MPs Slam Supreme Court Over LGBTQ Judgment

Written by on March 1, 2023

Members of the National Assembly now want the Supreme Court censured for what they say is attempting to legislate from the bench and issue judgments on LGBTQ to please Western Nations.

The leaders called on the bench to review its decision saying the judgement went against the cultural norm and risks tainting future generations.

The controversial Supreme Court judgment remained at the centre of discussions in parliament as legislators criticised the bench for giving a nod to the registration of LGBTQ associations saying it would taint the moral fabric of the nation.

“I take courage in the fact that only three judges of the Supreme Court decided so two dissented and two were not there, we will go back with the religious institutions and we will request the Supreme Court in its full bench of seven to review the decision,” said Homa Bay Town MP Peter Kaluma.

Tongaren MP Dr John Chikati added: “As Parliament, we will institute a review of the ruling with a view of saving our young people from improper exposure.”

 “We shall go whichever heights possible including further constitutional amendment in parliament and a referendum if necessary,” Nyandarua Woman Representative Faith Gitau said.

”We call out those judges who voted that they are not for the interest of people or humanity,” stated Bashir Abdulahi of Mandera North.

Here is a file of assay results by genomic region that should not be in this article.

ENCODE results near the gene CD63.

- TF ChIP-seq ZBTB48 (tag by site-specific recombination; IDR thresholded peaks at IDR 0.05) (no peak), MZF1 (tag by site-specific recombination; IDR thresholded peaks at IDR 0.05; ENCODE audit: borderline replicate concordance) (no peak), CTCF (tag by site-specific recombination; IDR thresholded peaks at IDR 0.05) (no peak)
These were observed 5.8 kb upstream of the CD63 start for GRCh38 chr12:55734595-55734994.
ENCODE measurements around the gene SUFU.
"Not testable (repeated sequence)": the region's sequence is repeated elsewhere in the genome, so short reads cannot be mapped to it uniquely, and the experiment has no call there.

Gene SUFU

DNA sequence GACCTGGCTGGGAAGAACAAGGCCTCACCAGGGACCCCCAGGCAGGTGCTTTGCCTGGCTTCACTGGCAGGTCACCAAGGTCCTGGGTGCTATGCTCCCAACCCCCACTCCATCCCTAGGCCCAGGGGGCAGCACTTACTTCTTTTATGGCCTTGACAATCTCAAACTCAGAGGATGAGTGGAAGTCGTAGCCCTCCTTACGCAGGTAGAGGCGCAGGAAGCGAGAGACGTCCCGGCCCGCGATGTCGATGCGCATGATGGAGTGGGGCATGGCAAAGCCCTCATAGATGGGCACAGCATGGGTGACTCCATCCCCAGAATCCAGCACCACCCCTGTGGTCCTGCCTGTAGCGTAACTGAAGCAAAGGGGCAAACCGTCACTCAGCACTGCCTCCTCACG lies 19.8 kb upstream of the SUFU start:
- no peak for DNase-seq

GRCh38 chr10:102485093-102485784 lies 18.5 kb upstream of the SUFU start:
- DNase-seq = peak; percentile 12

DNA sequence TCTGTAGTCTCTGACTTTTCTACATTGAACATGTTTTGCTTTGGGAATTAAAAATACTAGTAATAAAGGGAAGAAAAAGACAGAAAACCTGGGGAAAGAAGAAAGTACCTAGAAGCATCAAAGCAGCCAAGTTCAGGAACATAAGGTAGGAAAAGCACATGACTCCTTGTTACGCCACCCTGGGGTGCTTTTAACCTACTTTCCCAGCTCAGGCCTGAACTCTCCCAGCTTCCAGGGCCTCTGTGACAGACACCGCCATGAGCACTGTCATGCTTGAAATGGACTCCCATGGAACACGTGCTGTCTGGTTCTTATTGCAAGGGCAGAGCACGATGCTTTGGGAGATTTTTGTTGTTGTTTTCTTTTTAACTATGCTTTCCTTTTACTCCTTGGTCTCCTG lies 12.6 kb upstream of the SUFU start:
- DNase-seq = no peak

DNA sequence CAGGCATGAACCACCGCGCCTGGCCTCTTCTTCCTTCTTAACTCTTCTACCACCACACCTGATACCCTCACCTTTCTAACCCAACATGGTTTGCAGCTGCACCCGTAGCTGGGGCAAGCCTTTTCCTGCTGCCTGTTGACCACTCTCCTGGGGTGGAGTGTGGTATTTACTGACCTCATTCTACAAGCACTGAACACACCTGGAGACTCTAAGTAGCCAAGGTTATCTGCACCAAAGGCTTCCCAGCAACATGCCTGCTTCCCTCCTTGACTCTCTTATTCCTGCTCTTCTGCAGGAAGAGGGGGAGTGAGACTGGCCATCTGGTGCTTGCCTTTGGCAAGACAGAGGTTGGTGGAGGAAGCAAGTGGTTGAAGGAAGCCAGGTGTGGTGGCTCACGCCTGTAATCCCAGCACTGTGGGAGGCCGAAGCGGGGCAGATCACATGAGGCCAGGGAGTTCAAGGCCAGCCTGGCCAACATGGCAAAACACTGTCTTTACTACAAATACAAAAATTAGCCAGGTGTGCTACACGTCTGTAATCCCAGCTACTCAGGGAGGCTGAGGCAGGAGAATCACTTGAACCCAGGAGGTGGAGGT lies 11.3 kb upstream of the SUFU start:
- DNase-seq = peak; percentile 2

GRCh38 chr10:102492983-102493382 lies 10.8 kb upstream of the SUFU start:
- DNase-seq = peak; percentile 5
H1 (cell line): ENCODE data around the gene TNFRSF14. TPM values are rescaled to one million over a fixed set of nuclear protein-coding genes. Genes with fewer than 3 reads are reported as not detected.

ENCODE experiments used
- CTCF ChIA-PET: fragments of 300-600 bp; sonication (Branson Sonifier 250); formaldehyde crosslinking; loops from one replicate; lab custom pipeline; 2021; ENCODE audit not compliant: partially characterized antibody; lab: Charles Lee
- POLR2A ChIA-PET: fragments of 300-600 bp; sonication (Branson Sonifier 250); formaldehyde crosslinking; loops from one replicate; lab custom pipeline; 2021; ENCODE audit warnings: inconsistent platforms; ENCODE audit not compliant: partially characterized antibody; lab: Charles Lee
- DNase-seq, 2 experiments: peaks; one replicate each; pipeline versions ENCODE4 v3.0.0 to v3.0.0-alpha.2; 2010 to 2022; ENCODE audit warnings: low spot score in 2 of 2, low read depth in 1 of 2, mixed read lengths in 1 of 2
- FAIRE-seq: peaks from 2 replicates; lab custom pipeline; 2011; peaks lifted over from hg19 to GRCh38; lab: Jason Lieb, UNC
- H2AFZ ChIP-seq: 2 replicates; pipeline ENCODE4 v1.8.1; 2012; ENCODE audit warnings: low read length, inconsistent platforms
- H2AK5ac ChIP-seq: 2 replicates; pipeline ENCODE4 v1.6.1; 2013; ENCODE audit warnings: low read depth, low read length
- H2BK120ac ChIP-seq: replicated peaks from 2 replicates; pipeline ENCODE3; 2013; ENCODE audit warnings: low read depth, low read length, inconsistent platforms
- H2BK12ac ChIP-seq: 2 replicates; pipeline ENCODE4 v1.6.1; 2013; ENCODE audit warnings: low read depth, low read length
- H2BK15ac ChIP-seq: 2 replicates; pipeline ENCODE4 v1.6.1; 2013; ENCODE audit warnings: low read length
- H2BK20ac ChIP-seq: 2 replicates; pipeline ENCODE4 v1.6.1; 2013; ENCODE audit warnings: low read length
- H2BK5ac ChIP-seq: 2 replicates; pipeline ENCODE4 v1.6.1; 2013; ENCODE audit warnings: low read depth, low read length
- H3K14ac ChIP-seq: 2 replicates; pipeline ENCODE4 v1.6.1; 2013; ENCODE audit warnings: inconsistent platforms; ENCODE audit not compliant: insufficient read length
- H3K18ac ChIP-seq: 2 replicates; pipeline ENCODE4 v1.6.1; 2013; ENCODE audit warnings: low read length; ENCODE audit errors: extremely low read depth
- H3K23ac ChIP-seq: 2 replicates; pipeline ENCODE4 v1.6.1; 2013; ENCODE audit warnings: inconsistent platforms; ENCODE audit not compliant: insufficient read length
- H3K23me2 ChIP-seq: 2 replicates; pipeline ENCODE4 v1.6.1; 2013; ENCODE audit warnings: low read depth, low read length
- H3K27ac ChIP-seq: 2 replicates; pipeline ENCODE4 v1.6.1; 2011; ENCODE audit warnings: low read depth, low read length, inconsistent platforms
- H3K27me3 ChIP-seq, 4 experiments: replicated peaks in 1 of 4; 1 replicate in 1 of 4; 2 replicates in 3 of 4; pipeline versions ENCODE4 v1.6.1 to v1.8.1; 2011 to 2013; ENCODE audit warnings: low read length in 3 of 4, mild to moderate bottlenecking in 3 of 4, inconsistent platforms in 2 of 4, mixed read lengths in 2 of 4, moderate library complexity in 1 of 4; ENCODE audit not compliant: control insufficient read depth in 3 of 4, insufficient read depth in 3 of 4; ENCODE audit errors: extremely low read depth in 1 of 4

The matter found its way to the floor of the house as members protested the apex court’s actions.

Daadab lawmaker Farah Maalim said, “Not only shall we come up with a motion of censure against the bench they want to legislate from the bench by giving decisions that favour western nations… they do not deserve to sit on the bench.”

“We need to look at the Supreme Court like America so that we balance supremacists… the best thing God create in the face of man is a woman,” Wilberforce Oundo, the MP for Funyula added.

Majority Leader Kimani Ichung’wah on his part reiterated that the country should shun legislations which injure the morals of its people.

“We must never allow our country to take up alien ideas and culture because we are a country that tends to copy good things from other countries, the penal code outlaws same-sex relations,” he noted.

“Leo tukiwapatia ruhusa ya kisheria wawe na makundi haya na kuzungumza mambo hayo Kenya tutakuwa upande gani, nangoja kuona kiongozi wa taifa akishtumu mambo haya,” Likoni  MP Mishi Mboko added.

The leaders urged the government not to bend the rules and accommodate foreign nations advancing the LGBTQ agenda in exchange for donations.

 “We should not be made slaves because we need funding from the west…I think the president should write immediately to the Attorney General to appeal this ruling,” Mavoko MP Patrick Makau stated.

Emurua Dikirr MP Johana Ng’eno opined that the ruling goes against the stipulations of the law. He said: “The ruling by the court has gone against the constitution, it is null and void, article 11 is clear no same-sex marriage or relationship is allowed.”

Jackson Kosgey added: “We must take this to a referendum so that the people speak, we cannot be dictated by a civilisation which is at its lowest.”

But even as parliament states its intention to seek a review of the decision, questions abound on how this will be done since already Chief Justice Martha Koome during her tenure at the court of appeal had presided over the matter and backed it.

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